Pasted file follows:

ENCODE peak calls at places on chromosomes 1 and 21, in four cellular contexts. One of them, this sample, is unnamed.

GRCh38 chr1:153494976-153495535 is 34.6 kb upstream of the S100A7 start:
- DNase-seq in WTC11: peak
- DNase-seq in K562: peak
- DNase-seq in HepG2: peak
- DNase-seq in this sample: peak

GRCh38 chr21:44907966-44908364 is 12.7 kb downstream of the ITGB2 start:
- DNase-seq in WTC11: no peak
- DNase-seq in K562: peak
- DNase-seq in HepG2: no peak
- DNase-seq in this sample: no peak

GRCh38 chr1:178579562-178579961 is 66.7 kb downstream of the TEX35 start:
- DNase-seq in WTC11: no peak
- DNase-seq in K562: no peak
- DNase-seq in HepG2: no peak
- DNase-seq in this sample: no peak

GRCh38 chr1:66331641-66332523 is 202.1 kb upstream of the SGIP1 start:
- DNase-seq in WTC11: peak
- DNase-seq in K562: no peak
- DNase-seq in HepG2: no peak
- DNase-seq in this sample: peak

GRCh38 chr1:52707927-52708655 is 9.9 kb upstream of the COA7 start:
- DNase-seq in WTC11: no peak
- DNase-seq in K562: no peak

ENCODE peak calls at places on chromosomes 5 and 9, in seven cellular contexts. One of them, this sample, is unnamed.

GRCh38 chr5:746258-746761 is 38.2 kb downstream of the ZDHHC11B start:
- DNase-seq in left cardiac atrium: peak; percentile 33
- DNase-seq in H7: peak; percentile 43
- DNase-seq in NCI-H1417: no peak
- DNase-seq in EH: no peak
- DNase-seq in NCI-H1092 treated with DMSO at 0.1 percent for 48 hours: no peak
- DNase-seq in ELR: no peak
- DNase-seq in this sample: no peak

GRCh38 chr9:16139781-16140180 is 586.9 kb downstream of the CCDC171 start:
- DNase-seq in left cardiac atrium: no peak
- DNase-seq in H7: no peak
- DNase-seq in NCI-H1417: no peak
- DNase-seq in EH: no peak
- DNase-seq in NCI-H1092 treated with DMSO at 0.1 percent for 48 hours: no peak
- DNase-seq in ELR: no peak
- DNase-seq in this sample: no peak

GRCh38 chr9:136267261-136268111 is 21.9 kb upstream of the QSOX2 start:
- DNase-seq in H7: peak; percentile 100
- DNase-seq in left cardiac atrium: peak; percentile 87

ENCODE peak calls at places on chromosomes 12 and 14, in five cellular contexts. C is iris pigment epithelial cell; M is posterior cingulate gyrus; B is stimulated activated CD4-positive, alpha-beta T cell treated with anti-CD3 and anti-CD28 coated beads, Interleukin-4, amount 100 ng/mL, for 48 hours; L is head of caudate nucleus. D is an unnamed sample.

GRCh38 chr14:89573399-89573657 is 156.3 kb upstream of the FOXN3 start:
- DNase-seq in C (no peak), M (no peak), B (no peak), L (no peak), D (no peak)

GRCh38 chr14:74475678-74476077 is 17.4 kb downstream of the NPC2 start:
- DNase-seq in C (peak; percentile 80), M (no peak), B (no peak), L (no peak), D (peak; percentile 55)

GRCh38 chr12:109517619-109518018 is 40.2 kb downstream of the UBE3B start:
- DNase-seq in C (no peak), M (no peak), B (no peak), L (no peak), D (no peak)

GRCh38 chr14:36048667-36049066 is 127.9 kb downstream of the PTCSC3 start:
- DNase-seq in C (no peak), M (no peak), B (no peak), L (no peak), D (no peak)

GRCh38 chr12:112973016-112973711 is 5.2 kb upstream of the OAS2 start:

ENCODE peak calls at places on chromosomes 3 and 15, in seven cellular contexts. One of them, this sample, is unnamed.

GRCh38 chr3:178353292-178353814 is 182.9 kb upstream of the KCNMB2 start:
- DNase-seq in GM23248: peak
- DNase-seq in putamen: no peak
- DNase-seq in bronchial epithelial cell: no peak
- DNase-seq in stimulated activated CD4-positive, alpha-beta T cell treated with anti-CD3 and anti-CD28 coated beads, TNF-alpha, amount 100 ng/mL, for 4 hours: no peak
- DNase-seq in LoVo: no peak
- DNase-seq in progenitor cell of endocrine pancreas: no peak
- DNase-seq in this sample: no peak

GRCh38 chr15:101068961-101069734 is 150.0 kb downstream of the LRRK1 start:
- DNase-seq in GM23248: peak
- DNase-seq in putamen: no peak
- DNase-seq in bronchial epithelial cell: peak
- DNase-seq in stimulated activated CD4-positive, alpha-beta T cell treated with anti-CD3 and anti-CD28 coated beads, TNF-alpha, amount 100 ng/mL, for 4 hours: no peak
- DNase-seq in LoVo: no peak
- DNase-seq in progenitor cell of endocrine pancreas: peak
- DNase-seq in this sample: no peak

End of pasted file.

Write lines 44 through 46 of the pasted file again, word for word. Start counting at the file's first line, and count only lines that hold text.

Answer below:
- DNase-seq in left cardiac atrium: peak; percentile 87

ENCODE peak calls at places on chromosomes 12 and 14, in five cellular contexts. C is iris pigment epithelial cell; M is posterior cingulate gyrus; B is stimulated activated CD4-positive, alpha-beta T cell treated with anti-CD3 and anti-CD28 coated beads, Interleukin-4, amount 100 ng/mL, for 48 hours; L is head of caudate nucleus. D is an unnamed sample.

GRCh38 chr14:89573399-89573657 is 156.3 kb upstream of the FOXN3 start: